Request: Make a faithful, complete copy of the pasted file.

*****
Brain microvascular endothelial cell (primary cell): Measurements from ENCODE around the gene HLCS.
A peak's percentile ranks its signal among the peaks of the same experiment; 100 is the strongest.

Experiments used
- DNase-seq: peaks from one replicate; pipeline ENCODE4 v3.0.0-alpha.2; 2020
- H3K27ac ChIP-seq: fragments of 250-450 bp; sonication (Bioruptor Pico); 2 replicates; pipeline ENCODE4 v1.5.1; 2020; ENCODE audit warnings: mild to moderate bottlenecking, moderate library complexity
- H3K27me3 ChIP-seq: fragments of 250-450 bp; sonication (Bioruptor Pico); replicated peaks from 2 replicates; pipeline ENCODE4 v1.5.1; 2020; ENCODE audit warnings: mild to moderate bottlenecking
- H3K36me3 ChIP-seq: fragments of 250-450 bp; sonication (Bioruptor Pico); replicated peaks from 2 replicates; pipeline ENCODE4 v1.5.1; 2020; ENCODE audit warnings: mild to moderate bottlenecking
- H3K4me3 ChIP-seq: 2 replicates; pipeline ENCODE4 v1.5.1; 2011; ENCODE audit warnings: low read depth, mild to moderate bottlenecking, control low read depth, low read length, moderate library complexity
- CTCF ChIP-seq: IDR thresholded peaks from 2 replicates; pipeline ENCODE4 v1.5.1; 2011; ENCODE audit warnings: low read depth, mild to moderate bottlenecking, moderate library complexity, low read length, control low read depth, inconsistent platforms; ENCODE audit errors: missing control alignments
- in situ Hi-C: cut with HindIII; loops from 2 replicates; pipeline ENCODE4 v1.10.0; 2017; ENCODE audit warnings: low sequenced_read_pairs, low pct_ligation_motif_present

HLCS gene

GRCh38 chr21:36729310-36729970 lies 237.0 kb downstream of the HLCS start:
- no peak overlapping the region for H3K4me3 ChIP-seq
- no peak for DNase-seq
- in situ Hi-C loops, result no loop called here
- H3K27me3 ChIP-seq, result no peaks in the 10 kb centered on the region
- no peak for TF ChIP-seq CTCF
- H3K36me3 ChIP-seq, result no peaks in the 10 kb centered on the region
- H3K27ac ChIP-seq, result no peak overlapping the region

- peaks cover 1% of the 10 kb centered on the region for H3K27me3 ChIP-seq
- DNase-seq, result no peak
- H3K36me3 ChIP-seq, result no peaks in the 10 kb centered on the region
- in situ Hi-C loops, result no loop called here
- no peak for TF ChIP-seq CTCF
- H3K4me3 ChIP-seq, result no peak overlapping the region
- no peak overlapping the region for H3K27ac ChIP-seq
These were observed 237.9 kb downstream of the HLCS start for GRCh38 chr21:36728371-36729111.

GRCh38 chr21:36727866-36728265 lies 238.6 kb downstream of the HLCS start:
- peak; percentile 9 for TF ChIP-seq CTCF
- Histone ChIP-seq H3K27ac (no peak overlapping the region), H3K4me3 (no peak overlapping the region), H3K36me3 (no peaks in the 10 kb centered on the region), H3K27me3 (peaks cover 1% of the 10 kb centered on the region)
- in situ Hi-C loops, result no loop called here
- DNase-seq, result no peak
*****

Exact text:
Brain microvascular endothelial cell (primary cell): Measurements from ENCODE around the gene HLCS.
A peak's percentile ranks its signal among the peaks of the same experiment; 100 is the strongest.

Experiments used
- DNase-seq: peaks from one replicate; pipeline ENCODE4 v3.0.0-alpha.2; 2020
- H3K27ac ChIP-seq: fragments of 250-450 bp; sonication (Bioruptor Pico); 2 replicates; pipeline ENCODE4 v1.5.1; 2020; ENCODE audit warnings: mild to moderate bottlenecking, moderate library complexity
- H3K27me3 ChIP-seq: fragments of 250-450 bp; sonication (Bioruptor Pico); replicated peaks from 2 replicates; pipeline ENCODE4 v1.5.1; 2020; ENCODE audit warnings: mild to moderate bottlenecking
- H3K36me3 ChIP-seq: fragments of 250-450 bp; sonication (Bioruptor Pico); replicated peaks from 2 replicates; pipeline ENCODE4 v1.5.1; 2020; ENCODE audit warnings: mild to moderate bottlenecking
- H3K4me3 ChIP-seq: 2 replicates; pipeline ENCODE4 v1.5.1; 2011; ENCODE audit warnings: low read depth, mild to moderate bottlenecking, control low read depth, low read length, moderate library complexity
- CTCF ChIP-seq: IDR thresholded peaks from 2 replicates; pipeline ENCODE4 v1.5.1; 2011; ENCODE audit warnings: low read depth, mild to moderate bottlenecking, moderate library complexity, low read length, control low read depth, inconsistent platforms; ENCODE audit errors: missing control alignments
- in situ Hi-C: cut with HindIII; loops from 2 replicates; pipeline ENCODE4 v1.10.0; 2017; ENCODE audit warnings: low sequenced_read_pairs, low pct_ligation_motif_present

HLCS gene

GRCh38 chr21:36729310-36729970 lies 237.0 kb downstream of the HLCS start:
- no peak overlapping the region for H3K4me3 ChIP-seq
- no peak for DNase-seq
- in situ Hi-C loops, result no loop called here
- H3K27me3 ChIP-seq, result no peaks in the 10 kb centered on the region
- no peak for TF ChIP-seq CTCF
- H3K36me3 ChIP-seq, result no peaks in the 10 kb centered on the region
- H3K27ac ChIP-seq, result no peak overlapping the region

- peaks cover 1% of the 10 kb centered on the region for H3K27me3 ChIP-seq
- DNase-seq, result no peak
- H3K36me3 ChIP-seq, result no peaks in the 10 kb centered on the region
- in situ Hi-C loops, result no loop called here
- no peak for TF ChIP-seq CTCF
- H3K4me3 ChIP-seq, result no peak overlapping the region
- no peak overlapping the region for H3K27ac ChIP-seq
These were observed 237.9 kb downstream of the HLCS start for GRCh38 chr21:36728371-36729111.

GRCh38 chr21:36727866-36728265 lies 238.6 kb downstream of the HLCS start:
- peak; percentile 9 for TF ChIP-seq CTCF
- Histone ChIP-seq H3K27ac (no peak overlapping the region), H3K4me3 (no peak overlapping the region), H3K36me3 (no peaks in the 10 kb centered on the region), H3K27me3 (peaks cover 1% of the 10 kb centered on the region)
- in situ Hi-C loops, result no loop called here
- DNase-seq, result no peak